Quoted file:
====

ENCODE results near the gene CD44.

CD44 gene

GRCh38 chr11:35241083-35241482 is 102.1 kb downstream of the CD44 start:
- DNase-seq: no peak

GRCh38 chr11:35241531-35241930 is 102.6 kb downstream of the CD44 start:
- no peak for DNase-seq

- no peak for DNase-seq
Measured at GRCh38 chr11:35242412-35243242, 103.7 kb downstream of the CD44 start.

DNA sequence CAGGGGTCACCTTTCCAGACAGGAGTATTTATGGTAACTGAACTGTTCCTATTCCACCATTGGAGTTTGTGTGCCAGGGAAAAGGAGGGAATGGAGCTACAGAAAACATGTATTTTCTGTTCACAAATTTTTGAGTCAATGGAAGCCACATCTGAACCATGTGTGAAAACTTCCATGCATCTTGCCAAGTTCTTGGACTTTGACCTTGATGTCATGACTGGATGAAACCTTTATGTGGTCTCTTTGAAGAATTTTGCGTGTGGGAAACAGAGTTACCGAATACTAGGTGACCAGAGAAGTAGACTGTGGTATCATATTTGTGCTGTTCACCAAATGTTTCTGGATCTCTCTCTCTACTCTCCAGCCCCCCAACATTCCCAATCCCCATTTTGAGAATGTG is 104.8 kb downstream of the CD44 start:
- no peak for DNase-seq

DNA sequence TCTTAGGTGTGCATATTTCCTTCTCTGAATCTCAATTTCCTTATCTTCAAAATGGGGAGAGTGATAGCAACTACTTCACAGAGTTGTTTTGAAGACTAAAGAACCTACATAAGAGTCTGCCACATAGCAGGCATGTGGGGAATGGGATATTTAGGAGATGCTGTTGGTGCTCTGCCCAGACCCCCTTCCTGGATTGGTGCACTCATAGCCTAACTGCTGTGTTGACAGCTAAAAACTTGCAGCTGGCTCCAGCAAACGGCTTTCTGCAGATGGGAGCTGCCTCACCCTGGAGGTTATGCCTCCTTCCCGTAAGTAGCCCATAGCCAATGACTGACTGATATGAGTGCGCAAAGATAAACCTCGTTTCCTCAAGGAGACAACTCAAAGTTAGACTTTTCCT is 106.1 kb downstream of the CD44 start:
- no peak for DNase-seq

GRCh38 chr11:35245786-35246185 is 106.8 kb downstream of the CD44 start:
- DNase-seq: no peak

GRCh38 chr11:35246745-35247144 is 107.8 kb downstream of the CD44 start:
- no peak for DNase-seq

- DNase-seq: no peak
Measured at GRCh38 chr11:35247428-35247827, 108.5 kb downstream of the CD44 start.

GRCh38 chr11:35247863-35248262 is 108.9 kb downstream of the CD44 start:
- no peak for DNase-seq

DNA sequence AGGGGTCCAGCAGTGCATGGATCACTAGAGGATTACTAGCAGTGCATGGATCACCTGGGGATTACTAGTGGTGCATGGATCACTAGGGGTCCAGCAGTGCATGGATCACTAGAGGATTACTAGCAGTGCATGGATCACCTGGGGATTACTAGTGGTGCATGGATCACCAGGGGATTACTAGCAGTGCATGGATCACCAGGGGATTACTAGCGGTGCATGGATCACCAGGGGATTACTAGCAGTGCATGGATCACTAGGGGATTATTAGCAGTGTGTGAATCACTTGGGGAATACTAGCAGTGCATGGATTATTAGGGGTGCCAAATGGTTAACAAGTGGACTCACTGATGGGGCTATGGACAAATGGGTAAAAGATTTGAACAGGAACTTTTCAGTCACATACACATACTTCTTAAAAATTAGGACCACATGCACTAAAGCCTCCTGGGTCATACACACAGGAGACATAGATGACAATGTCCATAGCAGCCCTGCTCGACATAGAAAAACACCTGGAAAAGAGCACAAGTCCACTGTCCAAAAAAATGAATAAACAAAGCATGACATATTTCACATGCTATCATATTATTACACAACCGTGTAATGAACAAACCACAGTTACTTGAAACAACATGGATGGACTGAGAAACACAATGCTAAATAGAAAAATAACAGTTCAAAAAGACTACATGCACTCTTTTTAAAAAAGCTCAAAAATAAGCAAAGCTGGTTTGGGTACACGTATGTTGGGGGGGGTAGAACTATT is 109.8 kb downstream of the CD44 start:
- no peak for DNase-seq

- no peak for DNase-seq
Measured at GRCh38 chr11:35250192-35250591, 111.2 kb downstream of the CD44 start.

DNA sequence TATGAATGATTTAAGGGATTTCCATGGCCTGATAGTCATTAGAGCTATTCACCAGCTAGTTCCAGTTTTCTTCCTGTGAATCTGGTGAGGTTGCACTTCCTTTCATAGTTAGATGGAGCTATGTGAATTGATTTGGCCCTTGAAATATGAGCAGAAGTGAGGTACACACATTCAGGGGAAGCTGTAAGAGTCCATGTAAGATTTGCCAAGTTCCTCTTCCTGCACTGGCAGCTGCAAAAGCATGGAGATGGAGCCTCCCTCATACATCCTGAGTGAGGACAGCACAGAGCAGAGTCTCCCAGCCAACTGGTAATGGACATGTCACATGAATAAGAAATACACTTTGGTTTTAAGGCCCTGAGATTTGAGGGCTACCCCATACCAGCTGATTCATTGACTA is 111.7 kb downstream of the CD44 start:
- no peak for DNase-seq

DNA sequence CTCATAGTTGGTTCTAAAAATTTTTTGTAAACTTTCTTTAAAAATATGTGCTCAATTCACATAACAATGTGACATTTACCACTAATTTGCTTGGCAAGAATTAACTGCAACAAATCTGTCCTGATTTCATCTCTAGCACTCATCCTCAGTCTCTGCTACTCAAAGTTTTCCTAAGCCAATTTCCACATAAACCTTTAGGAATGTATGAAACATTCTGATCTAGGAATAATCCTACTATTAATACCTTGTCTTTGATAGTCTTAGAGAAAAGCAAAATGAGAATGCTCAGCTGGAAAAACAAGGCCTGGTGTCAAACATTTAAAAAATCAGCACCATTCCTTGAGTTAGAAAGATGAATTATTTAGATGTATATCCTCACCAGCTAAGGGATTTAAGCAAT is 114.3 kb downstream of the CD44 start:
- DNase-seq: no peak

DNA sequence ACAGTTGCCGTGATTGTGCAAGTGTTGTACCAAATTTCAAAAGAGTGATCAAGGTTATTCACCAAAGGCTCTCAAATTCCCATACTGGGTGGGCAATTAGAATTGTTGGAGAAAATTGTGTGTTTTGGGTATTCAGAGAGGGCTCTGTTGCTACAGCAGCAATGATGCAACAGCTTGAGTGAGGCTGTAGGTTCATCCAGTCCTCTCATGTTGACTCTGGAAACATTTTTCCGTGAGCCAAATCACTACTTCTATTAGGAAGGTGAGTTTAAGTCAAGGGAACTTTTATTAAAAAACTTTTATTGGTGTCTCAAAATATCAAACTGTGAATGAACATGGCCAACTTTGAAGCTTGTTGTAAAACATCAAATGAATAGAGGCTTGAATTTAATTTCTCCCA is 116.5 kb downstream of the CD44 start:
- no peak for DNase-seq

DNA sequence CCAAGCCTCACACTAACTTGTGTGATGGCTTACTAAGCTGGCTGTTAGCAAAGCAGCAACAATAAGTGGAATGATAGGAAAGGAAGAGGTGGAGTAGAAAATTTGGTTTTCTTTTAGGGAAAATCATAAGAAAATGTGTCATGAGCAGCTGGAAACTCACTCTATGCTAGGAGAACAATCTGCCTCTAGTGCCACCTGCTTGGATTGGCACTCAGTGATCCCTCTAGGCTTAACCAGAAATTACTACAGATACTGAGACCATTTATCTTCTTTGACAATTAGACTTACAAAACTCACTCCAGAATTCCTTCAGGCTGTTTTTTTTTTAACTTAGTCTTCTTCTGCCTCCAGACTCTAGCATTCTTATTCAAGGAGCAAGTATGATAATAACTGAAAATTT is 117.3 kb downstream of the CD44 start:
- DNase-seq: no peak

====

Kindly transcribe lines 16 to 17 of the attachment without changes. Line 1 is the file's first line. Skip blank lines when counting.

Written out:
- no peak for DNase-seq

- DNase-seq: no peak